P. J., COOMER and MARKLE, JJ.
to our grant of a discretionary appeal, Grange Mutual
Casualty Company ("Insurer") appeals the Hall
County Superior Court's decision to affirm the State
Board of Workers' Compensation's ("Board")
ruling that: (1) the Insurer did not sufficiently raise a
void policy defense before the administrative law judge, thus
waiving the defense; and (2) on the merits, the insurance
policy was not void. It also argues the superior court
applied the incorrect standard of review in its analysis of
the Board's findings. For the reasons that follow, we
In reviewing a workers' compensation award, this Court
must construe the evidence in the light most favorable to the
party prevailing before the appellate division. The findings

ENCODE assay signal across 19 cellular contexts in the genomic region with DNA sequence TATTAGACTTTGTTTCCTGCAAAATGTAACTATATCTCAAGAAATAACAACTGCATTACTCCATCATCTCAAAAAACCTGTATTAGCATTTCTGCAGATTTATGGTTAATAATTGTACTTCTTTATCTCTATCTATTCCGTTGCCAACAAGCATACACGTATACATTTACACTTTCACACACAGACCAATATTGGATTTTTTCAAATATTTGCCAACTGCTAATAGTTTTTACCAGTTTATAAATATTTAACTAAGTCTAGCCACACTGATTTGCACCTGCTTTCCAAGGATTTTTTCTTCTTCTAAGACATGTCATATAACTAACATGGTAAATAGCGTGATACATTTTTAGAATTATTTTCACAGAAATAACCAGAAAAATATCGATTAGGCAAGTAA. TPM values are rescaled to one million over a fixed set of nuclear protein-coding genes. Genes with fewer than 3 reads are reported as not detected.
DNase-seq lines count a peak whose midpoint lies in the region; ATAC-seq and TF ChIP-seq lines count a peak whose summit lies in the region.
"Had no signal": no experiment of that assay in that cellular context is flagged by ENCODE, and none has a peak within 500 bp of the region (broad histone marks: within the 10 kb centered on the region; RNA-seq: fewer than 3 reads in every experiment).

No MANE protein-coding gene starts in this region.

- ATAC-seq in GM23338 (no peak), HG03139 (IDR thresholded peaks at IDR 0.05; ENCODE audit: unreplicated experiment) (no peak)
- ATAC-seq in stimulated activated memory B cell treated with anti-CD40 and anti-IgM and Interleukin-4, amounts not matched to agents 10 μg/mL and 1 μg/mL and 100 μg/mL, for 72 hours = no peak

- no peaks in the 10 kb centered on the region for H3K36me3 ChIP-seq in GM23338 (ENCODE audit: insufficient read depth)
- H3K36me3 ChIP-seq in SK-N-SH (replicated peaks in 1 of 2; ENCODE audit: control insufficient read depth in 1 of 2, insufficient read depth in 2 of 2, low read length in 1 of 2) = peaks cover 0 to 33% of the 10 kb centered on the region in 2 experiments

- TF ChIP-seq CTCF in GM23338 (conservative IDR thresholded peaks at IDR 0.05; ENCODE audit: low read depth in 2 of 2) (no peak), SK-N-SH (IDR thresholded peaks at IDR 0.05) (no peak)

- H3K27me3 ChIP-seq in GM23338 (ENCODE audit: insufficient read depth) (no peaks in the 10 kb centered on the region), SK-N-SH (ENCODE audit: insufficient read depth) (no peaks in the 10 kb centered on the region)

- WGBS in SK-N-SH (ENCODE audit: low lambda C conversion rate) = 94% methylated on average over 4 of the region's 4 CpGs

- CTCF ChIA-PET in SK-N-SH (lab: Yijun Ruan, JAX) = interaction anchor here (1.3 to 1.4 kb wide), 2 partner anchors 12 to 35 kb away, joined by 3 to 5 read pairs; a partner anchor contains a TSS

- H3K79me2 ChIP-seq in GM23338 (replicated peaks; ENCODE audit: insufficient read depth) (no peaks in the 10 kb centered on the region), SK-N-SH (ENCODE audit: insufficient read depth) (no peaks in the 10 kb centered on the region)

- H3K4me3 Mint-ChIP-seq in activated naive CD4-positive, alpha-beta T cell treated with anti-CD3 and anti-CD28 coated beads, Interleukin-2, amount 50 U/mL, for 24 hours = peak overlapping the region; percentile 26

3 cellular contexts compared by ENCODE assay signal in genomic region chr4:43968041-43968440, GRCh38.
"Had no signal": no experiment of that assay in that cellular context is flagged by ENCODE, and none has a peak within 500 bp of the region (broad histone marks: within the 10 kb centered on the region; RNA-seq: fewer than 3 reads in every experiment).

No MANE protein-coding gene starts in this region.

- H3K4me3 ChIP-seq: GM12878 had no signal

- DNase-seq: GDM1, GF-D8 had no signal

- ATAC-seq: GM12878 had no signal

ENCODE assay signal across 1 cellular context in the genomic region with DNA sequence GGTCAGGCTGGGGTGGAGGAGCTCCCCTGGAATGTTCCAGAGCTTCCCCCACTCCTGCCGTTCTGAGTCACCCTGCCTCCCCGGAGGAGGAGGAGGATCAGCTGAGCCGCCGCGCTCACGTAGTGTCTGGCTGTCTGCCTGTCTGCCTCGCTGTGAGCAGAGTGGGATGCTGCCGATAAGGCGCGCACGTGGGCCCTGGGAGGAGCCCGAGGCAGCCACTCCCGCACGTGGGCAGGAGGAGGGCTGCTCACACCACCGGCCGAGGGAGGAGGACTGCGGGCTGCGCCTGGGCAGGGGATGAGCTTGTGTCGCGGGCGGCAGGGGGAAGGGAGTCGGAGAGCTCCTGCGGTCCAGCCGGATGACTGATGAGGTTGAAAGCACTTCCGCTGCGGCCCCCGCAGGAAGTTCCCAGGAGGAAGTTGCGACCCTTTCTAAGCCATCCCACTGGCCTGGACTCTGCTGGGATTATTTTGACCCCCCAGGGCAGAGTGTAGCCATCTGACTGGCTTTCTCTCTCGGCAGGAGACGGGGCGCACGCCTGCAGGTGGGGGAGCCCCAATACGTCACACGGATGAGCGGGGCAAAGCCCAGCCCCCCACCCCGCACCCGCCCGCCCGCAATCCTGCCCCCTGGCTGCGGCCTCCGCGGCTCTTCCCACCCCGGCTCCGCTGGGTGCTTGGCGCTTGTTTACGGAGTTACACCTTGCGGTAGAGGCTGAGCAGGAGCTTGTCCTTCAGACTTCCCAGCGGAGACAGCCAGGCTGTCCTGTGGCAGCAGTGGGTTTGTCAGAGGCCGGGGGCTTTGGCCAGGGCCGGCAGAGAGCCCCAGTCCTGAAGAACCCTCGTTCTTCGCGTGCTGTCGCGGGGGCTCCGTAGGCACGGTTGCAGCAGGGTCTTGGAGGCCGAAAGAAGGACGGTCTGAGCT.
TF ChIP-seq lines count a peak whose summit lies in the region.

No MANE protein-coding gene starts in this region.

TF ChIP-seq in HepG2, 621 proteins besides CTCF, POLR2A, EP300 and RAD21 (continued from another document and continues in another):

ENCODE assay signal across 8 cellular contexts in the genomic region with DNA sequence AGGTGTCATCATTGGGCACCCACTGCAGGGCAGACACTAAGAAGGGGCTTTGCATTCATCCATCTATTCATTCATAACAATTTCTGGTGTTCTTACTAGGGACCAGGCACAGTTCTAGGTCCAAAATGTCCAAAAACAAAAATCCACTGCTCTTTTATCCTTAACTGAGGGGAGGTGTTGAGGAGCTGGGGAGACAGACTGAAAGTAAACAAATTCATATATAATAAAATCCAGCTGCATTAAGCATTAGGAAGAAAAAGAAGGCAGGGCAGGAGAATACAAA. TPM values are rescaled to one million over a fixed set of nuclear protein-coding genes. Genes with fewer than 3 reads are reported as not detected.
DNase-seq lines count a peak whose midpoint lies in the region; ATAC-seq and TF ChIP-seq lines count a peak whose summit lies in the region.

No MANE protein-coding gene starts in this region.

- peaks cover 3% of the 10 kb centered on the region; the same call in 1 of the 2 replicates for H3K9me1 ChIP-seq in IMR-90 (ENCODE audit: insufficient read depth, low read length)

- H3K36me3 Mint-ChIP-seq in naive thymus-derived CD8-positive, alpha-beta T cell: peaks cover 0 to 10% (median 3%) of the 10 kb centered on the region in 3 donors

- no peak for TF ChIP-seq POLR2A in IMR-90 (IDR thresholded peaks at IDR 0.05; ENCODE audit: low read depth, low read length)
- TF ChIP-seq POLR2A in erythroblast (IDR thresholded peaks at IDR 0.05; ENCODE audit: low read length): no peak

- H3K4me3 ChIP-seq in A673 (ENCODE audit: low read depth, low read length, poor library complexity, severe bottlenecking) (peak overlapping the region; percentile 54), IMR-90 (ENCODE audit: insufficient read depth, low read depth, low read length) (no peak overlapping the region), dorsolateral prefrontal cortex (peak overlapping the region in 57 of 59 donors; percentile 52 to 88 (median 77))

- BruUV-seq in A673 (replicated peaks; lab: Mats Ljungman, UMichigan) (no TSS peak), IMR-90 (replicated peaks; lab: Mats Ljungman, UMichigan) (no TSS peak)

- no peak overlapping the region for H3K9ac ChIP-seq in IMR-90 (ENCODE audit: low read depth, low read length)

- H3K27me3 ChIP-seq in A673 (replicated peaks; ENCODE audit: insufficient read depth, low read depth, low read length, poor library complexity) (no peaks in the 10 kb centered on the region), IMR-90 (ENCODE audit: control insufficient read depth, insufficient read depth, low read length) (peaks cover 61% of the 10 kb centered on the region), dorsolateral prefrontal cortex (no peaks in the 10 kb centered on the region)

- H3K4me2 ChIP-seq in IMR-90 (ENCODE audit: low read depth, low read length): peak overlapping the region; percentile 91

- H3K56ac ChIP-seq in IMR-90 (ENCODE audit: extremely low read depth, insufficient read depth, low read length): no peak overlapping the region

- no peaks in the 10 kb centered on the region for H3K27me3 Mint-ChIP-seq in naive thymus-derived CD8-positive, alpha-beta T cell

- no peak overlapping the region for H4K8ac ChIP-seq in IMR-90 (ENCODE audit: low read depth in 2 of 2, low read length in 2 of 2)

of the State Board of Workers' Compensation, when
supported by any evidence, are conclusive and binding, and
neither the superior court nor this Court may substitute
itself as a factfinding body in lieu of the State Board.
Laurens County Bd. of Ed. v. Dewberry, 296 Ga.App.
204, 205-06 (674 S.E.2d 73) (2009) (footnotes omitted).
viewed, the record shows that McCormick Enterprises
("Employer") was a small construction company
primarily involved in greenhouse repair and maintenance. In
2014, the Employer had workers' compensation insurance
through Liberty Mutual. When the Employer's insurance
policy came up for renewal, the Employer contacted its
insurance agent and asked if she could find cheaper insurance
with the same coverage. The agent procured a quote from the
completing the insurance application, the agent pulled the
Employer's business information from the previous Liberty